How far can you go in the fairness game?
The inelastic nature of some businesses is amazingly profitable, as companies selling fairness creams will tell you. The key is to have a marketing strategy with a human face. What better than extending an epidermal salve to individuals battling society's deep seated colour prejudice? As for the view in certain quarters that such “solutions” only end up reinforcing prejudices, clearly, you can't please everyone.
Take the recent brouhaha over a new product — a “clean and dry intimate wash” for the female private parts with the bonus of making them fairer. One only has to see the marketing trajectories of skin lightening creams to grasp their innate purity of purpose. At first it was about reaching out to Indians inhabiting the land of the wheatish and beyond. Then, mindful of the fact that a good business model is one which helps all, it was time to make fair women with flawless complexions aware of the invisible dark spots lurking beneath the skin to ambush their happiness.
Alongside, it was important that fair faced tennis players with slightly darker bodies realise that this shocking aesthetic mismatch was the reason they felt less than prepared for their tennis matches. Winning has to do with confidence, right?
Now, finally, when there is a move to go beyond the surface to connect with deeper issues, to grapple with real life as it were, the whole world has come down heavily on the attempt. What's wrong with promoting women's hygiene vis-à-vis their private parts with the added lure of lightening them? Even recessions are powerless against the gravity defying sales graphs of skin lightening dabs.
In fact, running the ad on prime time television is proof of the manufacturer's sincerity of purpose in trying to ensure that more and more people watch it. This whole protest about the animated graphic in the ad showing women how — and presumably where — to apply the cream as being obscene is so silly. Visual communication is an important element in a society with high levels of illiteracy. Why can't people see this as a desire to bridge the gap between India and Bharat through common aspirations?
Observe how cleverly this intimate wash invokes elements of tradition and modernity. The ad shows a woman pining to rekindle her husband's passion. How she succeeds in capturing his attention by completely fair means to unleash raga desire invokes the heights of sringara rasa that our tradition is known for.
The product also reveals the true spirit of a modern woman who flaunts her freedom to mould herself the way her man wants her to be. That was precisely why Vidya Balan's character in “Dirty Picture” was such a hit: She asserted her right to see and enjoy her sexuality exactly the way men enjoyed it. One can't get more modern than that, or have a greater prescription for social harmony. Honestly, people can get stuck for a lifetime spelling patriarchal mindset!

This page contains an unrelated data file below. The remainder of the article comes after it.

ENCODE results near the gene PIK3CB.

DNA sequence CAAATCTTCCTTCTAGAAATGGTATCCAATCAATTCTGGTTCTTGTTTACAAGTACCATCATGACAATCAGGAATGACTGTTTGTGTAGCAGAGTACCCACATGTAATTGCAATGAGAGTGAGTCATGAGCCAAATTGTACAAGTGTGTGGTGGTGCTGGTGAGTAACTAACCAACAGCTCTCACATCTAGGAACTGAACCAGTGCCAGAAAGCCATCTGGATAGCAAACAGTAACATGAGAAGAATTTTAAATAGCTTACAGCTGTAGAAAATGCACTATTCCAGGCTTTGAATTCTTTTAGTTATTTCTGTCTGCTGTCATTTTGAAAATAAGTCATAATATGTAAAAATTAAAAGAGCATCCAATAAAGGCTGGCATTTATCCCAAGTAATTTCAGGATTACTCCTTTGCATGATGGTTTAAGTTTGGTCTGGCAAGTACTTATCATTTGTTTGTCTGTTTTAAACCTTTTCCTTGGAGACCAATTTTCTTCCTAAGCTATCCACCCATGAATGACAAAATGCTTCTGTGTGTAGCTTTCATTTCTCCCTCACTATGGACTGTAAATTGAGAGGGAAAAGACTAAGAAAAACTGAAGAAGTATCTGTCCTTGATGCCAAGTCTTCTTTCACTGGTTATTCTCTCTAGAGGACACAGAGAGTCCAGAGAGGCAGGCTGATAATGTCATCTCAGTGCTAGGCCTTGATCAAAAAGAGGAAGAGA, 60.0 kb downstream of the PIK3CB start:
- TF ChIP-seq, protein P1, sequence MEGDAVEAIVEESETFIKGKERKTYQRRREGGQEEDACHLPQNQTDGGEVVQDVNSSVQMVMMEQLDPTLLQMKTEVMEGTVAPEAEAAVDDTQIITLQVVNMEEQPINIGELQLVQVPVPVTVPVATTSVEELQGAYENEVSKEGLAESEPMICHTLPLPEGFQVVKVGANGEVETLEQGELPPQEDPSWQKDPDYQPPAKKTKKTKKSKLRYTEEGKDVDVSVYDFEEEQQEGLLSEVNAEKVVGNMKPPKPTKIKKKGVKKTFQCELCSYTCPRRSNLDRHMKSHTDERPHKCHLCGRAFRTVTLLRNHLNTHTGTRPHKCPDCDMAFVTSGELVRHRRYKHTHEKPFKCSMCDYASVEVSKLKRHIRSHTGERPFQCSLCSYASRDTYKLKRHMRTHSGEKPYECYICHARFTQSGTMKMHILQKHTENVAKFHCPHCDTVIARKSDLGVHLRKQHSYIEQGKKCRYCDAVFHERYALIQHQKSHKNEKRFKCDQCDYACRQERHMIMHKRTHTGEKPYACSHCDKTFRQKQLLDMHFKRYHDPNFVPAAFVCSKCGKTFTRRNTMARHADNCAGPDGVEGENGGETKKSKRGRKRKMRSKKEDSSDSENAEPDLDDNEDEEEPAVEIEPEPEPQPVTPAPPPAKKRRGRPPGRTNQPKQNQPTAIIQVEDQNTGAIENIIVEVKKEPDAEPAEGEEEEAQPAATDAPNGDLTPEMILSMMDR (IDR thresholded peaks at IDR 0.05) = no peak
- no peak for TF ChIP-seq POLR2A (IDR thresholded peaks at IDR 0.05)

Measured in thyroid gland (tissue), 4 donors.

And, hey, aren't we forgetting something here? This is a woman trying to recapture the attention of her husband, not a single woman on a rampage. In fact, this cream could be a real glue keeping marriages together.…
If people weren't so myopic they would realise that the woman using this product is a positive blend of tradition and modernity in all the vital ways. She chooses to be grateful that her life was spared at birth even though she was not a boy; she knows the comfort of seeing the world through the eyes of the men in her life — father, brother, husband, son — and being cherished for it. They know her worth as a carrier of the family's name, honour and lineage; in this consumerist age she even gets to splurge on the latest designer sarees and jewellery for karva chauth. In return, can't she use a little fairness formula to please her man?
However, there's a slight confusion in the minds of prospective users. Do women need to use a fairness cream on their face as well or is it enough to concentrate on their private parts? Moreover, should this magical process be undertaken alone or in the presence of the partner in the interests of togetherness?
For the next round of sales, there could perhaps be a rumoured endorsement through the social network grapevine that this wash can help women beget fairer children — or even better, sons! Later it can be said there's no accounting for people's fantasies, right?
All said and done, tackling melanin-cholia is a full-time cause.